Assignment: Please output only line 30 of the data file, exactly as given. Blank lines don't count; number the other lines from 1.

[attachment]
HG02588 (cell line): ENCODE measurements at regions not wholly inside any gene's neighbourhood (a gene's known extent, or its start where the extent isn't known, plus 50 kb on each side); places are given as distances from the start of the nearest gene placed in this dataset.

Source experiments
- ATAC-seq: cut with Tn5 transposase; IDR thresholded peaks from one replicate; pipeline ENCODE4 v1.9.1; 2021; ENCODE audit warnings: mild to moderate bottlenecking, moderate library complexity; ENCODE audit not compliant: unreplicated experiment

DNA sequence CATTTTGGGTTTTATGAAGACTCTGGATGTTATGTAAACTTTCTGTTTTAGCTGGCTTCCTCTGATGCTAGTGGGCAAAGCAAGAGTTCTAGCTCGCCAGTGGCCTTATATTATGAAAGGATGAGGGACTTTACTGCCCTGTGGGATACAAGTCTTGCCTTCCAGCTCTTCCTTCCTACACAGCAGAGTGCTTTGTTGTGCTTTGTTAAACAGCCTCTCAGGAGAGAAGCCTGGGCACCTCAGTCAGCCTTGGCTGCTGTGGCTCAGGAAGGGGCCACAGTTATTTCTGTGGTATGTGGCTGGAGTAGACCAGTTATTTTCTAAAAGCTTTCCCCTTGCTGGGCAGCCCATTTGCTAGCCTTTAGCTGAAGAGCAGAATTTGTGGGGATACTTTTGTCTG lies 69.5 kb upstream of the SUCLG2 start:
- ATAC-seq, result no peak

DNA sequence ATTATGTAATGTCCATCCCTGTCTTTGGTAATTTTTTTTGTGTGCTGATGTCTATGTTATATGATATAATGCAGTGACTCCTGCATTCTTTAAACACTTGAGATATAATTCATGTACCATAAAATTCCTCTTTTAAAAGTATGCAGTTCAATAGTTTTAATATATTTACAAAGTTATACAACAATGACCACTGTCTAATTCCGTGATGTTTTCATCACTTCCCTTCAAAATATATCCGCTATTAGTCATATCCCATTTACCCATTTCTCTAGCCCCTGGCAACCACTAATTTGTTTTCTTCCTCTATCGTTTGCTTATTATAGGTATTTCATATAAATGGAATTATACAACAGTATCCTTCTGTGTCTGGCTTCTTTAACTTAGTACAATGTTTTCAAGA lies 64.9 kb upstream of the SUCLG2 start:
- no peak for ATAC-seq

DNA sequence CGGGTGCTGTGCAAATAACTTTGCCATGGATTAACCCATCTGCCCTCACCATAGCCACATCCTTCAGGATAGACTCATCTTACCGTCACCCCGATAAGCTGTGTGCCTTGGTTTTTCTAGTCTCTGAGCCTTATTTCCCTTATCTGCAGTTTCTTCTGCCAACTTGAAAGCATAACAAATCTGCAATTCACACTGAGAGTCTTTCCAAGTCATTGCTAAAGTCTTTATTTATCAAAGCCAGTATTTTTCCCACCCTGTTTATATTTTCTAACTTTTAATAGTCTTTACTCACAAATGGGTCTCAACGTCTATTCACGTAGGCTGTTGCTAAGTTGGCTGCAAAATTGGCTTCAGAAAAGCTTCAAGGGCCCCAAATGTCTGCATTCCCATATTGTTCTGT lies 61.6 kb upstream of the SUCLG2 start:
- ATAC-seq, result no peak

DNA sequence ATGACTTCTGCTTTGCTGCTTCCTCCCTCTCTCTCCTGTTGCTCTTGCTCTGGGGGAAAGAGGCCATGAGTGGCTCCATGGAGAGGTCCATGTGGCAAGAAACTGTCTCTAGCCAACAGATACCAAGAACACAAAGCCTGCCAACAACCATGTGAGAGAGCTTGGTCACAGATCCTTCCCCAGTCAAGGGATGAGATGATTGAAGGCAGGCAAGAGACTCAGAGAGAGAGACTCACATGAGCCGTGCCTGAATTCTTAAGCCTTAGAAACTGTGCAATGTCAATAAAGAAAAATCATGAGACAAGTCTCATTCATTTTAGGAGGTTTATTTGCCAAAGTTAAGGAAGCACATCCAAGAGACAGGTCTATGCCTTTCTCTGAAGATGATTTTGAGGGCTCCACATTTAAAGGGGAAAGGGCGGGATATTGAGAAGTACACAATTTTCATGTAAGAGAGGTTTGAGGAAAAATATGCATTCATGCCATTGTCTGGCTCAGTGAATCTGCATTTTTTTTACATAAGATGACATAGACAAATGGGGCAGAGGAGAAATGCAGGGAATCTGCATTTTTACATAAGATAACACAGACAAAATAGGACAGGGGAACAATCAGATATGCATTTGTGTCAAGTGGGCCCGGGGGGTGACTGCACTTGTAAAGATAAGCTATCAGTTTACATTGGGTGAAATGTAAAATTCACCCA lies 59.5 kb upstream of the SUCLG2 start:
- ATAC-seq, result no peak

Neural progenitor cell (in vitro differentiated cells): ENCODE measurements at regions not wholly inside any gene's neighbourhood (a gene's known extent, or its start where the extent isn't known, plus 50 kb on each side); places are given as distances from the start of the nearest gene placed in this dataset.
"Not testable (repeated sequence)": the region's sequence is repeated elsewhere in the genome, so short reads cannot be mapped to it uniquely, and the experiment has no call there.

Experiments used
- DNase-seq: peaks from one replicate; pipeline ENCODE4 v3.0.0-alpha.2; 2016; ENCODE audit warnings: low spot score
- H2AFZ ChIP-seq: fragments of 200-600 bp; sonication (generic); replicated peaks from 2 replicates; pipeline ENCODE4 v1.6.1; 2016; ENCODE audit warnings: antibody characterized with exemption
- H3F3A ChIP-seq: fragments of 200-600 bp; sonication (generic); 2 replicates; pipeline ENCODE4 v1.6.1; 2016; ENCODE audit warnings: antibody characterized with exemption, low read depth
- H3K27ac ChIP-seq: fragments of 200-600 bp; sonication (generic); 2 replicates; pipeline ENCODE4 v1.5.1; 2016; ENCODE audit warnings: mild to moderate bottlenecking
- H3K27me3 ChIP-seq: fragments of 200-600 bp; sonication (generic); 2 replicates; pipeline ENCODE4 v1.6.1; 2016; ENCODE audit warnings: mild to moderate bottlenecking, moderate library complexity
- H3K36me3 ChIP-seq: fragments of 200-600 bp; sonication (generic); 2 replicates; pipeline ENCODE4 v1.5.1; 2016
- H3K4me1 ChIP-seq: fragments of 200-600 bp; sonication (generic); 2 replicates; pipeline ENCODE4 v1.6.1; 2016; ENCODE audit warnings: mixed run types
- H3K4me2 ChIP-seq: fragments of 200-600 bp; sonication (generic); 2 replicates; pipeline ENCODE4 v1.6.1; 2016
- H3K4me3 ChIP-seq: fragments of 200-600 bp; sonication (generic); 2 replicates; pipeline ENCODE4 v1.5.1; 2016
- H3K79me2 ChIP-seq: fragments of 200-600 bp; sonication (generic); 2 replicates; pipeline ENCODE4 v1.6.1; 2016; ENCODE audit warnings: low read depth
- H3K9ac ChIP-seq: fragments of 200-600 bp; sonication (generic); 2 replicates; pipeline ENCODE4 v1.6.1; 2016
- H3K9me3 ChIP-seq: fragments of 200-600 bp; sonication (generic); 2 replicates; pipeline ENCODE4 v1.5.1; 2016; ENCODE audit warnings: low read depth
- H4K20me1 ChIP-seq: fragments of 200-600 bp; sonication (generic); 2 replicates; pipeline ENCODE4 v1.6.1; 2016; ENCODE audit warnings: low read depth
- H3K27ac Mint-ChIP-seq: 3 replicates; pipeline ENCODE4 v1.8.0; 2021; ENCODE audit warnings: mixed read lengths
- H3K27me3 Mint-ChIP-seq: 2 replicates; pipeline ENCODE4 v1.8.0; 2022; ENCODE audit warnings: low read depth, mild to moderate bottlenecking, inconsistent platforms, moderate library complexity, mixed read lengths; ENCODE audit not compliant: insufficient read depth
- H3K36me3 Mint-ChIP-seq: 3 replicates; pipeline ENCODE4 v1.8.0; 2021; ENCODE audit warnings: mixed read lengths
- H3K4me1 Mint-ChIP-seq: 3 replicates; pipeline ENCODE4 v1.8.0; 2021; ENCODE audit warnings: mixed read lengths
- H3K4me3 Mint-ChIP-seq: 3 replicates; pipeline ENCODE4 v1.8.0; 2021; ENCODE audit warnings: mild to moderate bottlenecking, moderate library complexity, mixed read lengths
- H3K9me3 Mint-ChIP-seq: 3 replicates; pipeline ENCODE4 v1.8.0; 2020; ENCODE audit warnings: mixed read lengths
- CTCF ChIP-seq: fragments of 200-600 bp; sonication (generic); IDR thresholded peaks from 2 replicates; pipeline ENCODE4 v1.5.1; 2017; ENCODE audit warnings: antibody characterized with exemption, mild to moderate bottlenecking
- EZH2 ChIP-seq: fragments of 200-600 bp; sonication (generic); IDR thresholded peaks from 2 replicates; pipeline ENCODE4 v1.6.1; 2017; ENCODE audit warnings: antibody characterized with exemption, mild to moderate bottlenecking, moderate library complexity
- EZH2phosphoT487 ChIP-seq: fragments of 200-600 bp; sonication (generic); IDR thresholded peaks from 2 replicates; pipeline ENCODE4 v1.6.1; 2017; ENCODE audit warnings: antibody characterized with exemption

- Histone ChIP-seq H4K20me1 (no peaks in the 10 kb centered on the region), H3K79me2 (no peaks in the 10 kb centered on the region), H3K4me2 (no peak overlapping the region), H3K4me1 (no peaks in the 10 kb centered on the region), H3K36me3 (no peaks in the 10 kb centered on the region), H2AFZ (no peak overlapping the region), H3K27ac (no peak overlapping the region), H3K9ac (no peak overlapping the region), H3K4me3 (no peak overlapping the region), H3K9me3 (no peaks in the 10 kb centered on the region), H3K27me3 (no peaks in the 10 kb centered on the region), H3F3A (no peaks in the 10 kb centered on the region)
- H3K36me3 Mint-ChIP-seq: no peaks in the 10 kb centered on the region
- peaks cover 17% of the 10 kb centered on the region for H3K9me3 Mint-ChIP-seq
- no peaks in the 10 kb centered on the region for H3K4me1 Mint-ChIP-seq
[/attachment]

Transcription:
- H3K36me3 Mint-ChIP-seq: 3 replicates; pipeline ENCODE4 v1.8.0; 2021; ENCODE audit warnings: mixed read lengths